ADD doesn't try to distract its reader with dazzling layout or full color art. The art is present and it's evocative and fitting - but it doesn't feel like its trying to steal attention away from the text. The author focuses on the game and making the most of it. The majority of the necessary rules are found in the Players Manual because players are going to need to have quick access to a variety of rules. The Game Masters Tool Kit isn't bloated by "secret rules" that players shouldn't know. Instead it talks to the reader about social encounters, unique environments, magic items, adventure design, divine pantheons and other necessary tools and rules for running the game. The Bestiary is jam-packed with almost 450 pages of adversaries and offers a few brief appendicies for unique features and designing your own creatures - not that you'd need to with the plethora of predators found in these pages.

Even while covering every nook and cranny of gaming, ADD never feels oppressed by detail. But because the game is so complete there is a subtle professional presence that breeds confidence in the reader. If someone isn't covered in these pages, a reader will be able to find a similar rule or get a sense of how they should handle a ruling in any given situation. The game breeds confidence in both player and game master. With that confidence comes a sense of excitement.

In short, Adventures Dark & Deep has replaced AD&D as my go-to "advanced edition" fantasy roleplaying game. I'm already in talks with some of my old gaming buddies to run Temple of Elemental Evil using it, and they're excited to play. Now we don't have to decide between the clean but confined rules of first edition or the bloated infinite options of second. A perfect balance is found in ADD.

Adventures Dark & Deep is available in PDF, softcover, and hardcover print on demand through RPGNow and DriveThruRPG. It was written by Joseph Bloch and is published by BRW Games. There's even a bundle which includes all three hardcover books along with PDFs for around $100. A friend of mine called that a big buy in, and he's not wrong. It's a lot of faith to put in a game to blindly drop that much cash on any game - but I can say that Adventures Dark and Deep is unequivocally, bar none, the best incarnation of "advanced" fantasy roleplaying on the market - including those published by larger, more mainstream presses. I'll be running and playing it soon - and for years to come.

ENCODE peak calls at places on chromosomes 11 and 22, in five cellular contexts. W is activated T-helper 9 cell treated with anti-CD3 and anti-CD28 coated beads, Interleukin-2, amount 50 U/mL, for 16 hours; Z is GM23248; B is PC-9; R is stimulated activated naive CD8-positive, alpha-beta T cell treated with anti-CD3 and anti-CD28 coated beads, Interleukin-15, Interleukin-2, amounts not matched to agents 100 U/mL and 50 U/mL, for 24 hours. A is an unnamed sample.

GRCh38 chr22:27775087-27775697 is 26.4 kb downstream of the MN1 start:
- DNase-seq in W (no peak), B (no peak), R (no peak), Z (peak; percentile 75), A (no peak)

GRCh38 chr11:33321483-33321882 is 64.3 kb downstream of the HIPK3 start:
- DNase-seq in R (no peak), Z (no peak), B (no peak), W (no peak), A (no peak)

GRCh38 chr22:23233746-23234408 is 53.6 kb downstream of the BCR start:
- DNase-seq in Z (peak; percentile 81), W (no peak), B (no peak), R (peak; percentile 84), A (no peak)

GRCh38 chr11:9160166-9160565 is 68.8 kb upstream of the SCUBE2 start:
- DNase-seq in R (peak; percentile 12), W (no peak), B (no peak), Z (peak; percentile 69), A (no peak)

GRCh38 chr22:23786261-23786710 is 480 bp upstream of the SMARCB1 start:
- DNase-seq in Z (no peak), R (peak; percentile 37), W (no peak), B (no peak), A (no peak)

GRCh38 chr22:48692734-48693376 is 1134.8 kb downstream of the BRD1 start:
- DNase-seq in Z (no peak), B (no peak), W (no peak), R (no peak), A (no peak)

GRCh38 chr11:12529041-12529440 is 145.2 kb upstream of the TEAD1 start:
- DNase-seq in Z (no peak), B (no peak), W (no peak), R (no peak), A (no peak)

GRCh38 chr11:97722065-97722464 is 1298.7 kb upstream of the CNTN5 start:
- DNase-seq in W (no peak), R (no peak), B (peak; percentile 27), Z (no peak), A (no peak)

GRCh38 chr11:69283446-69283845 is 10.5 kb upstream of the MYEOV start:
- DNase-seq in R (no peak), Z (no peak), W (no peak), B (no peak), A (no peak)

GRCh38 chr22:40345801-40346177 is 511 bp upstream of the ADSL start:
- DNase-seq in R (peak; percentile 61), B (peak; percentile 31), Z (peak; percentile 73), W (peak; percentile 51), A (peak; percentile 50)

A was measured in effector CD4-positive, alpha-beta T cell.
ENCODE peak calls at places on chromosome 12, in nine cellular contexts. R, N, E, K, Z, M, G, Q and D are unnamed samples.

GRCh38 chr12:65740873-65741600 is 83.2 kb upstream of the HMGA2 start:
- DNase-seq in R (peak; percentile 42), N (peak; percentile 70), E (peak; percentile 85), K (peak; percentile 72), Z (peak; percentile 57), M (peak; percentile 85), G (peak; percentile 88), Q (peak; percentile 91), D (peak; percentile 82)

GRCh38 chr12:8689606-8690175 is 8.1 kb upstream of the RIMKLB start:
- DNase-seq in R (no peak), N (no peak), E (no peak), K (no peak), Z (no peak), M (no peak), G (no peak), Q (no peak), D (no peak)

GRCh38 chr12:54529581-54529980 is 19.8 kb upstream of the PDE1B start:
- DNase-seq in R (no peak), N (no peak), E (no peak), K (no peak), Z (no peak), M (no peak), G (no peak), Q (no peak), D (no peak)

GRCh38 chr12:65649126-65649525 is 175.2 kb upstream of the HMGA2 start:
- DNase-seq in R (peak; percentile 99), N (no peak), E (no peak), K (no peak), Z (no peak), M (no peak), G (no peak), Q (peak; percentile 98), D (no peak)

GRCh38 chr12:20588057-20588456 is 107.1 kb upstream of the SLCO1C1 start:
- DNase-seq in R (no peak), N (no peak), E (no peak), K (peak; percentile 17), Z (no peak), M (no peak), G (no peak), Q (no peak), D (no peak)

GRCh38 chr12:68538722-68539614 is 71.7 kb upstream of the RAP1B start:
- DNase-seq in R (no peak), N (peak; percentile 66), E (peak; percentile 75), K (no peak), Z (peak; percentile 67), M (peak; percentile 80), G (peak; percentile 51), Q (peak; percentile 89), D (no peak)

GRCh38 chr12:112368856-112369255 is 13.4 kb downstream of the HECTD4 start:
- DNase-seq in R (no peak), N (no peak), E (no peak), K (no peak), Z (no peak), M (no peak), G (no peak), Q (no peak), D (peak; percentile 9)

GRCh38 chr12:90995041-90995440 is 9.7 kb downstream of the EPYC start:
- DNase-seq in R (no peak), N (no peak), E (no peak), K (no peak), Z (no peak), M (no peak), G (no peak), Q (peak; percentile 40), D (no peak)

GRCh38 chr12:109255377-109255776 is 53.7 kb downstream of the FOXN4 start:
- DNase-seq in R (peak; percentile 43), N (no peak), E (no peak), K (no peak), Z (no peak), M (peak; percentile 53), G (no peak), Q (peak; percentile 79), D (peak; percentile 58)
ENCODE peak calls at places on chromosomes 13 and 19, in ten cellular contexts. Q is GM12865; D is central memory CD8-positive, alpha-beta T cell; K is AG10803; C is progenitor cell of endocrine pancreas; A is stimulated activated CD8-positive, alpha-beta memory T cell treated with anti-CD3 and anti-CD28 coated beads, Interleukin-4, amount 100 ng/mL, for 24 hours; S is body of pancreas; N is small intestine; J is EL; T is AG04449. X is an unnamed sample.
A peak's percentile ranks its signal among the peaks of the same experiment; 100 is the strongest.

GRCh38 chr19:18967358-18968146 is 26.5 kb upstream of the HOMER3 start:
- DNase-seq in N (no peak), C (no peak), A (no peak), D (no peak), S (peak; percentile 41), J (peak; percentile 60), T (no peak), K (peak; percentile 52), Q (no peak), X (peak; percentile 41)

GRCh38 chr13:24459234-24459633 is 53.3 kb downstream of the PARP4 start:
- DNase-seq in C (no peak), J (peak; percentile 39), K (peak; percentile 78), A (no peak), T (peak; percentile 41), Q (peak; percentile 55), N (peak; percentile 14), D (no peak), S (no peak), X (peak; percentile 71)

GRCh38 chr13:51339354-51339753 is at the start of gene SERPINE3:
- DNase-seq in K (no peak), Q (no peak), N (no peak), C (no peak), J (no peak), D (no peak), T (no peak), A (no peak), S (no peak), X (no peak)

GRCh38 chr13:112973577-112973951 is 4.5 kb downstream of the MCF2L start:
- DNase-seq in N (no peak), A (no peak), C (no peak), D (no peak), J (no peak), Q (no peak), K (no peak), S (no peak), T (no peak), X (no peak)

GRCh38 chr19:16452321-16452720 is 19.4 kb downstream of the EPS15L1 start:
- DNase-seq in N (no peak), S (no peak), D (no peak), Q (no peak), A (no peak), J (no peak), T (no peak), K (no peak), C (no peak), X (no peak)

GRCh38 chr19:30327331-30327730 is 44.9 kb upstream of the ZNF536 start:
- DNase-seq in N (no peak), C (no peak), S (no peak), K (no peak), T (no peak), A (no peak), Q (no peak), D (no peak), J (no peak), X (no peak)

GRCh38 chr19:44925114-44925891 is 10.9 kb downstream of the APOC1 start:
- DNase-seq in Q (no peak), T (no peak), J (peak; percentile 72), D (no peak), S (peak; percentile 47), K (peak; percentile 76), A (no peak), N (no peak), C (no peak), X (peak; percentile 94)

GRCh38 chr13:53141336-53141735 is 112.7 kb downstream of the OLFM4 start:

Rating:
[5 of 5 Stars!]
Adventures Dark and Deep Players Manual
Publisher: BRW Games
by Ben F. [Verified Purchaser]
Date Added: 02/02/2015 22:27:11

I started off my tabletop RPG experience like many other gamers, with AD&D 1e. Since then, I have played a multitude of systems ranging from rules heavy (HERO) all the way to super rules light (PDQ), but something was always missing from my RPG experience. My gaming group has been with me for years, with me as their GM, and we have been trying for some time now to truly get the old school feeling back to our games. Then I stumbled across Adventures Dark and Deep, which perfectly recreates the feeling of 1e with a menagerie of new content such as new classes and sub-races. After character creation alone, it is apparent the similarities with AD&D 1e, and from there it is an amazing game. I absolutely love it!